Hmm... I'm not sure it's worth obsessing too much about overly defining railroad tracks in general. As JASP suggests, we have a very specific definition of the particular way the task will be done in our Rocky Mountain certification exams (see HERE
), but that's not to say that ours is the only way to do railroad tracks, or the only maneuver that qualifies for the name. If you leave two clean, parallel, arcing lines in the snow, I'd have to say it's railroad tracks of some sort!
In any case, to the point of the original post, there are a few reasons why the inside ski will diverge in railroad tracks (and other turns). Not all represent errors.
Perfect railroad tracks require very accurate and refined tipping of both skis to the precise degree each needs to carve its arc. This simple-looking task involves more skill than it might appear!
It's a common mistake to twist the inside ski while tipping it on edge. It's worth considering that any external rotation of the femur--inevitable with any amount of knee angulation of the inside leg--must be compensated for by internal
rotation of the foot and lower leg, and/or by increased countering of the pelvis. It's a complex movement, requiring highly evolved skills to get it just right.
But consider too that at least a little diverging of the inside ski tip is inevitable, and required--even when the skis remain "parallel"! Because the inside ski must inscribe a slightly smaller-radius circle than the outside ski, it must bend into a slightly tighter arc if it is to "pure carve" its turn. If the tips were even (no inside ski lead), both tip and tail of the inside ski would appear to diverge slightly due to this tighter bend. The wider the stance, the more this effect comes into play.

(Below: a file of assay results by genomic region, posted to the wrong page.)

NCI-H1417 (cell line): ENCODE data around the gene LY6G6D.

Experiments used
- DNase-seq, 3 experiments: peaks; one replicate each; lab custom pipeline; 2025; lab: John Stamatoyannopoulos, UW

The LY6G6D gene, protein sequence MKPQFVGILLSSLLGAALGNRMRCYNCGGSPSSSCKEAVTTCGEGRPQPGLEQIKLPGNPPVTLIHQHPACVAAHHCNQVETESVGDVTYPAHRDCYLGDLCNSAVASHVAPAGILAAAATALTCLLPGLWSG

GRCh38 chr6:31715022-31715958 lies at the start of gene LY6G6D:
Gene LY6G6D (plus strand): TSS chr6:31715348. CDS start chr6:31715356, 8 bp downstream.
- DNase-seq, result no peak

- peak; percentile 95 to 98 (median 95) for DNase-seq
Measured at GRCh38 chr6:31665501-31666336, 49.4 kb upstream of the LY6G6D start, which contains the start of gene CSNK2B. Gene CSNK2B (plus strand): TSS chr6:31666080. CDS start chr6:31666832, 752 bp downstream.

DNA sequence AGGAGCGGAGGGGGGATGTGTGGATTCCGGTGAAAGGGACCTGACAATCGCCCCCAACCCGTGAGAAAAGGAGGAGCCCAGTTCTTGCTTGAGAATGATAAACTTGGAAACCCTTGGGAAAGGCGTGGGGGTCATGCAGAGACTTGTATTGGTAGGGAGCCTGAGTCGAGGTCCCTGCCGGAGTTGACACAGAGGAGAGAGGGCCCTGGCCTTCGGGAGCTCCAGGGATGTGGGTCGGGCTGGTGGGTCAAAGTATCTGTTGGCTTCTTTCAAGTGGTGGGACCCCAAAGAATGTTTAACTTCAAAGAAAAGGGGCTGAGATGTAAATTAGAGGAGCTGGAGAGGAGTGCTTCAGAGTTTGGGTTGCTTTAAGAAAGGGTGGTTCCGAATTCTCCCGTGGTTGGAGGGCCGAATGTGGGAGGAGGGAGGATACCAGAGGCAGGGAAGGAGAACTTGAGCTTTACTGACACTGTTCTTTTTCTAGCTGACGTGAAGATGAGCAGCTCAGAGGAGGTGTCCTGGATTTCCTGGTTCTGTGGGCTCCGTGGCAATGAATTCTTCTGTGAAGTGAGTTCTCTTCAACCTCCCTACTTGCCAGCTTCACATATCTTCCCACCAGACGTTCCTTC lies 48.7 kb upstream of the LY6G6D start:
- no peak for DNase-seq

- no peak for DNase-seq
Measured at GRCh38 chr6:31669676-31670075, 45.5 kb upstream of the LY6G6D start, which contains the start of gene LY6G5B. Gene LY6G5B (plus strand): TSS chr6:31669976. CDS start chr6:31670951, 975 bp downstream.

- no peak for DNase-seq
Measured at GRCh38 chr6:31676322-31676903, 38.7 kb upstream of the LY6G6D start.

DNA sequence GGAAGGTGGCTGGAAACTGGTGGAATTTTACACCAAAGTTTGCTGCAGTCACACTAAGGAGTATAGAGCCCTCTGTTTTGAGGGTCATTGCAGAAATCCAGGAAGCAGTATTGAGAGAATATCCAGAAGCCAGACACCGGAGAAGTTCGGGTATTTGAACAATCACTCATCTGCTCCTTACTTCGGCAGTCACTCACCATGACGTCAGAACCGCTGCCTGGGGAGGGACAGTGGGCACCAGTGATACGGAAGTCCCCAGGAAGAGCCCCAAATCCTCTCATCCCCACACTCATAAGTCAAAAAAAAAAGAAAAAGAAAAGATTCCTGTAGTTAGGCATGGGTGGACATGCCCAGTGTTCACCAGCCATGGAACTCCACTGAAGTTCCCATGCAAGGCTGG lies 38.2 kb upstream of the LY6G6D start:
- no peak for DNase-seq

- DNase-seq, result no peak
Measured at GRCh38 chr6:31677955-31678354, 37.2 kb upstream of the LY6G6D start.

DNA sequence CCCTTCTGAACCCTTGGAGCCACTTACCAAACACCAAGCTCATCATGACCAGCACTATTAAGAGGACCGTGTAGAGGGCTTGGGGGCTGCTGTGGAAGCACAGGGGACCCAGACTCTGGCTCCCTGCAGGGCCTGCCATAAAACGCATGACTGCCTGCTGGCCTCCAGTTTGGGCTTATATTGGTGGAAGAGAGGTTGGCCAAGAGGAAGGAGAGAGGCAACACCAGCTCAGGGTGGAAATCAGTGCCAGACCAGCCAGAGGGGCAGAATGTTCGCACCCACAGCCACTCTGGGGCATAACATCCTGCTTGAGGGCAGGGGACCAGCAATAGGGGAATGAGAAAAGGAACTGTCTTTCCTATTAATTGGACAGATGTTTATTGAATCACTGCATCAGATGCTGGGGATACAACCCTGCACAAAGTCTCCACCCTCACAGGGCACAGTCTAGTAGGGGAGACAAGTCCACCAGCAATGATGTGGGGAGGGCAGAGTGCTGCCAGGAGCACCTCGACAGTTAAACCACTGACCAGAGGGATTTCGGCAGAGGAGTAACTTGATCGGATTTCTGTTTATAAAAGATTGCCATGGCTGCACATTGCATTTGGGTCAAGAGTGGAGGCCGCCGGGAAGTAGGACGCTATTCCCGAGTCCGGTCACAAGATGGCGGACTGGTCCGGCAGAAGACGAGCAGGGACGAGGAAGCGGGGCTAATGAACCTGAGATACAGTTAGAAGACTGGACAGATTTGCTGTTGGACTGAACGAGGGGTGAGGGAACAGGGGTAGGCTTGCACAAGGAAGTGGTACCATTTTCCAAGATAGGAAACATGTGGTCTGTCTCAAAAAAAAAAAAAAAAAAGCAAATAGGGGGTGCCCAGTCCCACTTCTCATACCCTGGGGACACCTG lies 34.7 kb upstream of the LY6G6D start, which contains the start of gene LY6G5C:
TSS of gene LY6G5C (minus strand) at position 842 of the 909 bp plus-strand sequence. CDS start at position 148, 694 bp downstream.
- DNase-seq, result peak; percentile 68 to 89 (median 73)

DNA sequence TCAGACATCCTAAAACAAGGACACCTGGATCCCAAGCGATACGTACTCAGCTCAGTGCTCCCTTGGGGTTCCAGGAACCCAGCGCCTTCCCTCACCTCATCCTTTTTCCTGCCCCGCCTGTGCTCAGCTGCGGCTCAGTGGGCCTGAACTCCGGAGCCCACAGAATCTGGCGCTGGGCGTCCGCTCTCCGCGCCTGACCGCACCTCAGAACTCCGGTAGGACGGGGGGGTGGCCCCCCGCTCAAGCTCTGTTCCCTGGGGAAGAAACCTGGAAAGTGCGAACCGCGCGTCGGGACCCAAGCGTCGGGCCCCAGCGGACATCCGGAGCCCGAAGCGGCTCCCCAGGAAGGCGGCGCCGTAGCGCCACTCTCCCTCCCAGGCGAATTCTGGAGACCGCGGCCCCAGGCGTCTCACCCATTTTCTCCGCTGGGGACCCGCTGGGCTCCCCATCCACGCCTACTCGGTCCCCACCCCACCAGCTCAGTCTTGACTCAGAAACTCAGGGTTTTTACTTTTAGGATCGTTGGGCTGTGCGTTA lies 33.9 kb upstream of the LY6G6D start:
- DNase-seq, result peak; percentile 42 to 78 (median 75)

Add in a little inside ski lead, and the divergence will increase simply because the inside ski moves ahead of the outside ski. Being on two different points of the "circle," naturally the skis cannot point the same direction. The inside ski must diverge a bit.
Railroad tracks are "pure-carved" turns. There must be no skidding due to twisting either ski on the snow. But that doesn't mean that the inside ski will never diverge a little. It actually has to!